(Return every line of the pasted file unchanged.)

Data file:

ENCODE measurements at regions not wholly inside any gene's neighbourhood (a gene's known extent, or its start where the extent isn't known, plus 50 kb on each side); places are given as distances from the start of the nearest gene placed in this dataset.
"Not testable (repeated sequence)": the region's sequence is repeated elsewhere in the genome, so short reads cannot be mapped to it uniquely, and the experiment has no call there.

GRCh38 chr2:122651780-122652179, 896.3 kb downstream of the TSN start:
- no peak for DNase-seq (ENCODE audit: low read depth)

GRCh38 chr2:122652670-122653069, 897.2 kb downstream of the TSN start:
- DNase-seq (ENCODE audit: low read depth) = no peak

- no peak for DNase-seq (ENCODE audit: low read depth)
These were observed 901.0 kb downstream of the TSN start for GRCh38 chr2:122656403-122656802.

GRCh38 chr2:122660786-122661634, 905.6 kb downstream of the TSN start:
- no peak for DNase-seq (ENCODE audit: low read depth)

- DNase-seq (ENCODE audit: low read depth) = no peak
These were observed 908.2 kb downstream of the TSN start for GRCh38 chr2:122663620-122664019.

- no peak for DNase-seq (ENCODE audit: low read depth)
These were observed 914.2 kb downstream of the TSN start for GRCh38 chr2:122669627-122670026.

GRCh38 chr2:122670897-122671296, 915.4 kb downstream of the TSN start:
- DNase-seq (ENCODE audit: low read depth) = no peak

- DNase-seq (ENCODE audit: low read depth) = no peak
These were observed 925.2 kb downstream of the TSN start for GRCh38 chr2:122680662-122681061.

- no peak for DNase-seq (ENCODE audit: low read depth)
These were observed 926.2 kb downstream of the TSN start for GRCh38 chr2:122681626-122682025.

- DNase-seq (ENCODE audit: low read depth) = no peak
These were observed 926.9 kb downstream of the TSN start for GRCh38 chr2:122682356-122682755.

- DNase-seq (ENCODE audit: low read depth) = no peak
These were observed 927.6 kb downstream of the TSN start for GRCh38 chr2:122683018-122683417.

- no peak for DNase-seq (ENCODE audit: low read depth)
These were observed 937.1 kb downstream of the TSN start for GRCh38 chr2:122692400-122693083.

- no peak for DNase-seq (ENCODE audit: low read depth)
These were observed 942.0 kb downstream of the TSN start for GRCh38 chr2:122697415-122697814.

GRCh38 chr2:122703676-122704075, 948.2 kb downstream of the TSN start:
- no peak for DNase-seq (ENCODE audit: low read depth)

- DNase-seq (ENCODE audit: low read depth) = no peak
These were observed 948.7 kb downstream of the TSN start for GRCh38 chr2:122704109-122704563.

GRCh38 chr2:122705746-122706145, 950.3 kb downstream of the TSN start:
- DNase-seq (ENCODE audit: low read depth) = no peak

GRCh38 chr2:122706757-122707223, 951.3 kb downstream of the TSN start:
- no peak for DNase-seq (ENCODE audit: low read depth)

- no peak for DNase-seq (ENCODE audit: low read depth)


ENCODE measurements at regions not wholly inside any gene's neighbourhood (a gene's known extent, or its start where the extent isn't known, plus 50 kb on each side); places are given as distances from the start of the nearest gene placed in this dataset.
"Not testable (repeated sequence)": the region's sequence is repeated elsewhere in the genome, so short reads cannot be mapped to it uniquely, and the experiment has no call there.

GRCh38 chr2:122651780-122652179, 896.3 kb downstream of the TSN start:
- no peak for DNase-seq (ENCODE audit: low read depth)

GRCh38 chr2:122652670-122653069, 897.2 kb downstream of the TSN start:
- DNase-seq (ENCODE audit: low read depth) = no peak

- no peak for DNase-seq (ENCODE audit: low read depth)
These were observed 901.0 kb downstream of the TSN start for GRCh38 chr2:122656403-122656802.

GRCh38 chr2:122660786-122661634, 905.6 kb downstream of the TSN start:
- no peak for DNase-seq (ENCODE audit: low read depth)

- DNase-seq (ENCODE audit: low read depth) = no peak
These were observed 908.2 kb downstream of the TSN start for GRCh38 chr2:122663620-122664019.

- no peak for DNase-seq (ENCODE audit: low read depth)
These were observed 914.2 kb downstream of the TSN start for GRCh38 chr2:122669627-122670026.

GRCh38 chr2:122670897-122671296, 915.4 kb downstream of the TSN start:
- DNase-seq (ENCODE audit: low read depth) = no peak

- DNase-seq (ENCODE audit: low read depth) = no peak
These were observed 925.2 kb downstream of the TSN start for GRCh38 chr2:122680662-122681061.

- no peak for DNase-seq (ENCODE audit: low read depth)
These were observed 926.2 kb downstream of the TSN start for GRCh38 chr2:122681626-122682025.

- DNase-seq (ENCODE audit: low read depth) = no peak
These were observed 926.9 kb downstream of the TSN start for GRCh38 chr2:122682356-122682755.

- DNase-seq (ENCODE audit: low read depth) = no peak
These were observed 927.6 kb downstream of the TSN start for GRCh38 chr2:122683018-122683417.

- no peak for DNase-seq (ENCODE audit: low read depth)
These were observed 937.1 kb downstream of the TSN start for GRCh38 chr2:122692400-122693083.

- no peak for DNase-seq (ENCODE audit: low read depth)
These were observed 942.0 kb downstream of the TSN start for GRCh38 chr2:122697415-122697814.

GRCh38 chr2:122703676-122704075, 948.2 kb downstream of the TSN start:
- no peak for DNase-seq (ENCODE audit: low read depth)

- DNase-seq (ENCODE audit: low read depth) = no peak
These were observed 948.7 kb downstream of the TSN start for GRCh38 chr2:122704109-122704563.

GRCh38 chr2:122705746-122706145, 950.3 kb downstream of the TSN start:
- DNase-seq (ENCODE audit: low read depth) = no peak

GRCh38 chr2:122706757-122707223, 951.3 kb downstream of the TSN start:
- no peak for DNase-seq (ENCODE audit: low read depth)

- no peak for DNase-seq (ENCODE audit: low read depth)